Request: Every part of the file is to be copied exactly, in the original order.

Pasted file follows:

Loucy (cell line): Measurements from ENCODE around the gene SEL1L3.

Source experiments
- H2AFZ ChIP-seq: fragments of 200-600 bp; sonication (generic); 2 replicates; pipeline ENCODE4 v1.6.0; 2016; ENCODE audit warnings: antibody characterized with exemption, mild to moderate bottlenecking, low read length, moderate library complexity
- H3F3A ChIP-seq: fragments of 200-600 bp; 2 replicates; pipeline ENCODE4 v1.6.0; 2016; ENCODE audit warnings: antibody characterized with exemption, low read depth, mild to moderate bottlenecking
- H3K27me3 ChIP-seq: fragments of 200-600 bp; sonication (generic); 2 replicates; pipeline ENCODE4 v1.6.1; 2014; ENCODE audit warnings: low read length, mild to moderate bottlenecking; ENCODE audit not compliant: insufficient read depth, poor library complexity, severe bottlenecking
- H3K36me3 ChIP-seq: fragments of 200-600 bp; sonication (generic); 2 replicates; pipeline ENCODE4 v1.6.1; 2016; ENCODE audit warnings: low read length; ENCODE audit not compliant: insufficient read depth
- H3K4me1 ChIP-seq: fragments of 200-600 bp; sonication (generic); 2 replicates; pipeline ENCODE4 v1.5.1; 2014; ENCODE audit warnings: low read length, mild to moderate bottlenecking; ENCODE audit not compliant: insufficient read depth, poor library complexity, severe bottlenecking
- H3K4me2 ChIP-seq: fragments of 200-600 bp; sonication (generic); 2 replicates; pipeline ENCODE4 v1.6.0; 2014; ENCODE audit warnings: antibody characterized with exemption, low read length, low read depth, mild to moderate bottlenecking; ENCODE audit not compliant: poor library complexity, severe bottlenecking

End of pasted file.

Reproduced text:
Loucy (cell line): Measurements from ENCODE around the gene SEL1L3.

Source experiments
- H2AFZ ChIP-seq: fragments of 200-600 bp; sonication (generic); 2 replicates; pipeline ENCODE4 v1.6.0; 2016; ENCODE audit warnings: antibody characterized with exemption, mild to moderate bottlenecking, low read length, moderate library complexity
- H3F3A ChIP-seq: fragments of 200-600 bp; 2 replicates; pipeline ENCODE4 v1.6.0; 2016; ENCODE audit warnings: antibody characterized with exemption, low read depth, mild to moderate bottlenecking
- H3K27me3 ChIP-seq: fragments of 200-600 bp; sonication (generic); 2 replicates; pipeline ENCODE4 v1.6.1; 2014; ENCODE audit warnings: low read length, mild to moderate bottlenecking; ENCODE audit not compliant: insufficient read depth, poor library complexity, severe bottlenecking
- H3K36me3 ChIP-seq: fragments of 200-600 bp; sonication (generic); 2 replicates; pipeline ENCODE4 v1.6.1; 2016; ENCODE audit warnings: low read length; ENCODE audit not compliant: insufficient read depth
- H3K4me1 ChIP-seq: fragments of 200-600 bp; sonication (generic); 2 replicates; pipeline ENCODE4 v1.5.1; 2014; ENCODE audit warnings: low read length, mild to moderate bottlenecking; ENCODE audit not compliant: insufficient read depth, poor library complexity, severe bottlenecking
- H3K4me2 ChIP-seq: fragments of 200-600 bp; sonication (generic); 2 replicates; pipeline ENCODE4 v1.6.0; 2014; ENCODE audit warnings: antibody characterized with exemption, low read length, low read depth, mild to moderate bottlenecking; ENCODE audit not compliant: poor library complexity, severe bottlenecking